A second limitation of the PARTNER study is that the study population represented a select group that may be different than HIV-serodiscordant couples encountered in other settings. For example, it is possible that couples with stable relationships may be at lower risk for HIV transmission. This is supported by the differences in transmission rates observed in the control groups of studies of preexposure prophylaxis. For instance, among serodiscordant couples enrolled in the Partners PrEP study, the incidence of HIV transmission was 1.99 per 100 patient-years of follow-up8 compared with other high-risk heterosexual individuals enrolled in the TDF2 and VOICE studies, in which the incidence of HIV transmission was approximately 3 to 6 per 100 patient-years of follow-up.9,10 The couples enrolled in the PARTNER study reported condomless sex for a median time of 2 years at baseline; thus, those at particularly high risk might have transmitted HIV earlier and been systematically excluded from the study. Additionally, HIV-infected partners had been receiving ART for a considerable length of time at baseline, a median of 7.5 years (interquartile range, 3.3-14.2 years), a factor that may influence the likelihood of transmission. Mujugira and colleagues11 showed that among the HIV-infected partners in the control group who initiated ART in Partners PrEP the risk of transmission remained high among those who received therapy for less than 6 months; the incidence of HIV transmission per 100 person-years of follow-up was 2.08 prior to starting ART, 1.79 during the first 6 months of therapy, and then was 0 among those treated for longer than 6 months, although the patient-years of follow-up were relatively short in the latter 2 groups. It is conceivable that the longer an HIV-infected person is receiving ART, the less likely that person might be to transmit HIV to their partners.
Another characteristic of the PARTNER study cohort is the high level of self-reported adherence to ART, ranging from 93% to 97% for the various risk groups. This level of treatment adherence may exceed that seen in the community at large. For example, Marks et al12 evaluated more than 14 000 patients receiving therapy in multiple clinics between 2009 and 2013 and found that nearly 25% of the time the patients had plasma HIV RNA levels greater than 1500 copies/mL, which based on other cohorts would put them at increased risk for transmission.13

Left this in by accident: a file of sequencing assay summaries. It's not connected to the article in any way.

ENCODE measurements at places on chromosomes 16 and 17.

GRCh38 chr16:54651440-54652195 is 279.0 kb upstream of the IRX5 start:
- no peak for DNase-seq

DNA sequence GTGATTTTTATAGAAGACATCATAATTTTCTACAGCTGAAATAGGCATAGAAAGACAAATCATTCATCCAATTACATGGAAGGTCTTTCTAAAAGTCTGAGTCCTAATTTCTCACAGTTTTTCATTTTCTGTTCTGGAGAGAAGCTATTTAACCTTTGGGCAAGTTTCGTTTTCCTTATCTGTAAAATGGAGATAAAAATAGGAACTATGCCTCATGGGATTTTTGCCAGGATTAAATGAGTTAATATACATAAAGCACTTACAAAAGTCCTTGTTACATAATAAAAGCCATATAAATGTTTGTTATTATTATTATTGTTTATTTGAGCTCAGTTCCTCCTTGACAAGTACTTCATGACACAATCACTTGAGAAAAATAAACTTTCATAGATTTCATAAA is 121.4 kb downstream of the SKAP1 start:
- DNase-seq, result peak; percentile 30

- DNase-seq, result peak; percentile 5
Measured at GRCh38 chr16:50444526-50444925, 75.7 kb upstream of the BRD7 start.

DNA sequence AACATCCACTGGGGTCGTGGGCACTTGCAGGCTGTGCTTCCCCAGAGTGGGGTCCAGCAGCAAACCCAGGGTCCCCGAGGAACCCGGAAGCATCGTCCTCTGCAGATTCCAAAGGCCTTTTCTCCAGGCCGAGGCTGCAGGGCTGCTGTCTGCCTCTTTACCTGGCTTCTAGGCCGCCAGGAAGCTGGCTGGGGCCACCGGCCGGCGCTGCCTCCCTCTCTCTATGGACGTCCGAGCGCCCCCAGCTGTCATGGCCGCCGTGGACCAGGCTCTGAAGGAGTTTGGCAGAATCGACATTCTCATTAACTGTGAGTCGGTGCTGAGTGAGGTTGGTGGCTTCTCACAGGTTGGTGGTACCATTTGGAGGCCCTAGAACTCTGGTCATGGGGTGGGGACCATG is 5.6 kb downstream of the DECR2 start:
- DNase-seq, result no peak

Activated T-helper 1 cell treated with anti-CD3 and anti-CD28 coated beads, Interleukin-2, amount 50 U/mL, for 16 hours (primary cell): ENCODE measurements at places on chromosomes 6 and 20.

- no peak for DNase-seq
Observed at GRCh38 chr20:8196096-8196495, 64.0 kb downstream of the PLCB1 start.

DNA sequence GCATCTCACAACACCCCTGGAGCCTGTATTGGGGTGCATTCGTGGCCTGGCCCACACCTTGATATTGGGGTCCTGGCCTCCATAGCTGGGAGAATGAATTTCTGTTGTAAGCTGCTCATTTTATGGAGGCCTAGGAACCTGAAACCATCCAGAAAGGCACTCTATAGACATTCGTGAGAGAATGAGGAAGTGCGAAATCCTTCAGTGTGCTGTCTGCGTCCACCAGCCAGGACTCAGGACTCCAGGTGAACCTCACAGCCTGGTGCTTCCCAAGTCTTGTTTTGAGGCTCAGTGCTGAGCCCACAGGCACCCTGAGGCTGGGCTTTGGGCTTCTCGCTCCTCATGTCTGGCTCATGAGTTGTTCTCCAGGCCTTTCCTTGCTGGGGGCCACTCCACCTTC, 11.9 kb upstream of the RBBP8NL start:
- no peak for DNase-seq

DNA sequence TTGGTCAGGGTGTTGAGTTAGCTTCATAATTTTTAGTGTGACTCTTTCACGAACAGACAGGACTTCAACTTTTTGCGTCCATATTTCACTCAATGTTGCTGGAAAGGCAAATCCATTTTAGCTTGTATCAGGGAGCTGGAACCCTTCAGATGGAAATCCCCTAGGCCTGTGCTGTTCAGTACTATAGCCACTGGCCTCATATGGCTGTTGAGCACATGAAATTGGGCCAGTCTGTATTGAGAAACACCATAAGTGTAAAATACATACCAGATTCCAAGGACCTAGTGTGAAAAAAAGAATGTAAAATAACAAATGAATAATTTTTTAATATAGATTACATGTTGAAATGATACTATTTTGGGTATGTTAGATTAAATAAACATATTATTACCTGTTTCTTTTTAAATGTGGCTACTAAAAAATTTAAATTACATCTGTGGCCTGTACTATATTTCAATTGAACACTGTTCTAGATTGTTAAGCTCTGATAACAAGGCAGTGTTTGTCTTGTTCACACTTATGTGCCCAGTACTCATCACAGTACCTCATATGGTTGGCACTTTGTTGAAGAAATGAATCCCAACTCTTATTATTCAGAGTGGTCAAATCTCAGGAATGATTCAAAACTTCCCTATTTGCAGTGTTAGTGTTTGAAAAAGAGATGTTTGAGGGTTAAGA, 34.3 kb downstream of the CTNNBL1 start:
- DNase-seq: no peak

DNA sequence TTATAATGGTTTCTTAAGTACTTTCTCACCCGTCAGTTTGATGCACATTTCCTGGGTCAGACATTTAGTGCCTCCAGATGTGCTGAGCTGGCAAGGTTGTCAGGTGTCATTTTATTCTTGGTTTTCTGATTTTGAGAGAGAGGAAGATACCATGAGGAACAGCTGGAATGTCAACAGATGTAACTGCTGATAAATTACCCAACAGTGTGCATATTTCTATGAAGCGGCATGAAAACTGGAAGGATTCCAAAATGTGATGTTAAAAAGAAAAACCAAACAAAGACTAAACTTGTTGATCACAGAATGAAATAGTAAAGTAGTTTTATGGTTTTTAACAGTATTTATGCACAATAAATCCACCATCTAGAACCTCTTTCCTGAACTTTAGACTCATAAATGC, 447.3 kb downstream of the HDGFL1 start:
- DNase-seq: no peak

Although the PARTNER study enrolled individuals who self-reported having condomless sex with their partner, the uninfected partner did receive counseling at every visit regarding the risk of condomless sex and was strongly encouraged to consistently use condoms. In addition, patients were drawn from a population of individuals who were receiving care and presumably had testing and treatment for sexually transmitted infections STIs, which was not an uncommon event and could further reduce the risk of HIV transmission. In fact, the authors report that 115 of 680 (16.9%) among the MSM couples (including 59 with HIV and 56 without HIV) and 65 of 1096 (5.9%) among the heterosexual couples (including 32 with HIV and 33 without HIV) acquired STIs during the course of follow-up. It is difficult to know with certainty how these factors could have influenced the outcome of this study.
After considering the results of the PARTNER study and the strengths and weaknesses of the existing data, clinicians and public health professionals need to formulate a message to share with HIV-infected individuals and their sexual partners. Certainly health care professionals should encourage all HIV-infected individuals to initiate and adhere to ART. Patients also could be informed that available data indicate that viral suppression along with the use of condoms results in an extraordinarily low risk of transmission among heterosexual couples and that although data are limited, this is likely to be true for MSM.
Clinicians can further emphasize to patients that the use of condoms is an important measure to prevent transmission of STIs and advise them that having a virologically suppressed partner does not protect the HIV-uninfected person from acquiring HIV from other individuals outside the relationship. The importance of the latter message is emphasized by the 11 nonphylogenetically linked transmission events observed in the PARTNER study by Rodger et al and the 20% of transmission events among nonstudy related partners observed in HPTN 052 by Cohen et al.5
For individuals who want to routinely or intermittently not use condoms with an HIV-infected partner, clinicians can indicate that the risk of HIV transmission appears small in the setting of continued viral suppression, emphasizing that the duration the HIV-infected partner needs to be virologically suppressed before achieving optimal protection is unknown, although appears to be for at least 6 months, based on the best available data. Moreover, clinicians need to be clear that even though the overall risk for HIV transmission may be small, the risk is not zero and the actual number is not known, especially for higher-risk groups such as MSM. Although more research is needed with larger numbers of couples and longer follow-up, it is not known if or when such data will emerge. Consequently, for now, clinicians and public health officials must share the data that exist in an honest and understandable way so that serodiscordant couples can be fully informed when individualizing their decision making about sexual practices.